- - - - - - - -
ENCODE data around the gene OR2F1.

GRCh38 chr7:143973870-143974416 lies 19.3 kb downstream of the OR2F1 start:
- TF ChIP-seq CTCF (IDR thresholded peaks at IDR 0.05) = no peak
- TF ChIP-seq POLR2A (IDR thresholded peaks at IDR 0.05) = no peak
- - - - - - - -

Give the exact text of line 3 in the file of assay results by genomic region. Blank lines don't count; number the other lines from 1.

- TF ChIP-seq CTCF (IDR thresholded peaks at IDR 0.05) = no peak